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Homeroast Supply Store, etc
Hoomin Bean
To mention the etc first: after roasting about 3 tons (no kidding) on a bbq during the past 15 months or so, 3/4 of it in the last six months, I'm setting up a Primo 20 pounder in a storefront where I have room for a coffee counter and equipment retail. Apart from some press pots, other brewers, grinders, "home barista gear" and so forth, I want to create a Homeroaster's Shop in one corner.

Obviously, I can and will rebag greens, but I also want to display a book or two (Kenneth Davids for one, any other suggestions?) and a few countertop units, even a cheap popper for low barrier hobby entry.

What would be your ideal components in a homeroast supply? What specific equipment would you suggest to create a spectrum of prices and options?

I can imagine that some of you have imagined such a store in an espresso fever dream. Please share your comments. Any will be received with much gratitude.


I'm jealous! Looks like you're going to have fun. I'll let others chime in on books. As far as a home roast center I believe you are right on track. I bought my first FreshRoast at a little store like you discribe. I'd stock the newer FreshRoast8, Iroast2, and maybe a Nesco.... The Behmor, Gene's, and Hot Top could be available through you with literature for them to view. Inventory can kill a small business getting started and those can add up quick. Have the good greens available, valve bags, french presses, vac pots, areopress, scales, etc. None of that will add a lot to cost of inventory and can be reordered and replaced as sold. I'd be ready to demonstrate each. I'd also suggest working with the Chamber of Commerce and have an OPEN HOUSE with an educational piece of the wonders of fresh roast.

Hope this helps.....and I wish it was me! Jim
"How we treat our children determines who we are!"
I'd love to have a shop where a customer can roast a small batch himself in the store to take with him... for a premium price... on a Behmor or hottop or something like that.

In addition, if there aren't any good espresso machines available in your area, better than Krups and Breville, then you might try to pick up an account to get, say, Rancilio or Gaggia - or at least be able to order them.

Grinders. Have good Grinders available.

Your patrons will be more dedicated as you become their one-stop-shop.

Roaster: CoffeeAir II 2# DIY air roaster
Grinder: Vintage Grindmaster 500
Brewers: Vintage Cory DCU DCL, Aeropress, Press, Osaka Titanium pourover
Small low cost items like shot glasses, thermometers are also kind of hard to find. Carrying those would help the one-stop-shop concept as well. Great idea about allowing customer roasting. Definitely would be good to do your first batch under the helm of a knowledgable roaster.

Hoomin Bean
Jim, thanks for the suggestions. I wasn't thinking of bags, yet on the other side of the counter, I'll have them in cases. And the scale - perfect. The word "scale" triggered several ideas. You're certainly right about inventory costs, but this is a "nook" so I hope it won't be too big a burden. Regarding education, I was going to do cupping already, and having a 'homeroast workshop' is a great idea. tbeavers: similarly, thanks for the thought on shotglasses, etc.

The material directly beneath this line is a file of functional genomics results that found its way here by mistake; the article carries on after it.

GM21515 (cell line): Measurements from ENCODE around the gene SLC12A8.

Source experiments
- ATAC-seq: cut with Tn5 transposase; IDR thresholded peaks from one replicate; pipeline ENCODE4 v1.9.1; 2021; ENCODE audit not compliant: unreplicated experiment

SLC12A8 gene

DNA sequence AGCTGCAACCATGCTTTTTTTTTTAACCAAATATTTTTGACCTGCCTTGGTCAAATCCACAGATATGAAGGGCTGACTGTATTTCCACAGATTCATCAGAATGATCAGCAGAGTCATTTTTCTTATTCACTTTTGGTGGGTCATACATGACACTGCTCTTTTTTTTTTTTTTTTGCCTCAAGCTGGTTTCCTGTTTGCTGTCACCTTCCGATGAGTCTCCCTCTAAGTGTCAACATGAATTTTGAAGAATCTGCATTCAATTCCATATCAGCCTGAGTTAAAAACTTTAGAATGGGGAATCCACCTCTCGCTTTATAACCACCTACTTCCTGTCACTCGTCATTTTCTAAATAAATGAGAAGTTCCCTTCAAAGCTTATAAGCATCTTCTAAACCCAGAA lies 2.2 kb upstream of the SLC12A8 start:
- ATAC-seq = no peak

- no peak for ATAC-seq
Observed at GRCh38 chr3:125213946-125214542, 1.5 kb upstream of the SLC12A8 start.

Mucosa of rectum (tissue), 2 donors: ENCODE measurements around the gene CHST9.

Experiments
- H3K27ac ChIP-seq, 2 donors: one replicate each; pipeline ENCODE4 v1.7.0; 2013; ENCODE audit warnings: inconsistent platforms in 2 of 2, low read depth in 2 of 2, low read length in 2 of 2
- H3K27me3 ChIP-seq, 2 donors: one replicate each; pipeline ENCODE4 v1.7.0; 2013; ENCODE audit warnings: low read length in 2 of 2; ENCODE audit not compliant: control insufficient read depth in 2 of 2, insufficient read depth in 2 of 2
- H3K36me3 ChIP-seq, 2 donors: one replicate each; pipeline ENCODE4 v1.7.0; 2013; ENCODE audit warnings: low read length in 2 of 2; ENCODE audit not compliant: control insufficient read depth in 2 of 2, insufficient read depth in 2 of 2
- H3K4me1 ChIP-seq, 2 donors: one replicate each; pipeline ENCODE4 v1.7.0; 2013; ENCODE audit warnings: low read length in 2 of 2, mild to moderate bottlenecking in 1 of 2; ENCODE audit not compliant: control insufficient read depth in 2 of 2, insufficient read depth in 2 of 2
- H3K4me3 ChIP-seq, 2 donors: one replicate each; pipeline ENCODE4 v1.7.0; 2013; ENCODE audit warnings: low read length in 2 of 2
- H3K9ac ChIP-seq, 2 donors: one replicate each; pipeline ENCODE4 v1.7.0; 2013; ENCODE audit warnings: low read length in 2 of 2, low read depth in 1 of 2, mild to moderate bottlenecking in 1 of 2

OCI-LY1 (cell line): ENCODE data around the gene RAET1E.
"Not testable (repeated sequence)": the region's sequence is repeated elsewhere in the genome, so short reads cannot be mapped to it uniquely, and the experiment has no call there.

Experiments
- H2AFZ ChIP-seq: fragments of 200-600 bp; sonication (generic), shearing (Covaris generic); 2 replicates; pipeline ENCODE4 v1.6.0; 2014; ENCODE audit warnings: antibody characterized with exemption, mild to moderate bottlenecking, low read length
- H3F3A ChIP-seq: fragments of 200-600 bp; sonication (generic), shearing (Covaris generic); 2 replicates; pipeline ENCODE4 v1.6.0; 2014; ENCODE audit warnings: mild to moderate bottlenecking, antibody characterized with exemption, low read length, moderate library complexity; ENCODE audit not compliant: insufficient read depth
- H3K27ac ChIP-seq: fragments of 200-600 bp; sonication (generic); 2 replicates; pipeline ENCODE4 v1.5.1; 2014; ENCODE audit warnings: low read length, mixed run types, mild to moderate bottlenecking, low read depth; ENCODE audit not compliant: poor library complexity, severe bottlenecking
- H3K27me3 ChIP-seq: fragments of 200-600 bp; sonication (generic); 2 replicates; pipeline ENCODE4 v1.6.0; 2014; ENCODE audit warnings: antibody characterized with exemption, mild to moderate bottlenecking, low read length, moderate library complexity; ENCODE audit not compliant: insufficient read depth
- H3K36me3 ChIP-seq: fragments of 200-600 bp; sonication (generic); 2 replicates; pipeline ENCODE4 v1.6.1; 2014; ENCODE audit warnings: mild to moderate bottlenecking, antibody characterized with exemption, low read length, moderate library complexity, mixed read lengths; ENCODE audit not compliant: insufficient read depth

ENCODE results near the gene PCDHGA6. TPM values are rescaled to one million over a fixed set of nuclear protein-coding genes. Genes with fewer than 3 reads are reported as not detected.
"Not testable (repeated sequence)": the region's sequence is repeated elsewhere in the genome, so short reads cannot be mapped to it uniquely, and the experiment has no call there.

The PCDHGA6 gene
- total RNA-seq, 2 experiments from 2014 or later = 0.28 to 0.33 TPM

Chad, that is an arresting idea, about roasting in the store. I can't wrap my head around when and how it happens, but it keeps resonating.

Gosh, this forum got busy. Kudos to the admins and regulars. It used to be that you could post a topic and it stayed on the recent posts page forever. Now it sinks fast, so this is a thank you and a bump! Any more ideas?
John Despres
Good morning, HB.

I'm involved with a similar deal, but moving very slowly on it. Our intent is to become a little home roasting mecca. To gauge interest, we'll have FreshRoast 8 roasters for sale, as well as greens. The idea is to start with a monthly home roasting course.

The setup is in a little roastery attached to a local art gallery. Good art, good coffee.

There are already a variety of brewers for sale, but launching the roaster sales is what's next if we can make the time... Well, if I can, anyway...

My thought on brewers and the related gear is folk will come to all that on their own if you get them roasting fresh coffee. They just need to know quality brewing gear is out there and you have it/can get it. I don't think you need to stock thousands of dollars of grinders and brewers until many folk arrive at that logical next step.

Maybe a few sizes of French presses and a some Aeropresses and a few ceramic drip pour overs, but even that's not totally necessary.

I think if you can get folk roasting to their complete satisfaction, they will return to you for more knowledge and supplies and you can grow things as your customers demand more. - "Hmmm, no I don't have that grinder, but I can get one for you or send you to the right place..."

Have fun.

Respect the bean.
John Despres
Fresh Roast 8, Gene Cafe, JYTT 1k, Quest M3, Mazzer Mini, Technivorm, various size presses and many more brewers.
Hoomin Bean
Congratulations, John. Good luck on your venture. As we phase these stages, it may be a few months until I get to the homeroast nook. When it gets to another level, I'll post about it.

Meanwhile, we are thinking about presenting this at farm markets. Make a brochure, plug in a FreshRoast and see what happens. The object being to sell greens.

Thanks again for the suggestions. Anyone has any more, I'm still interested!
I thought of doing the same thing, but my wife doesn't think it would work.
Jim Lyon
Jim's Coffee Beans
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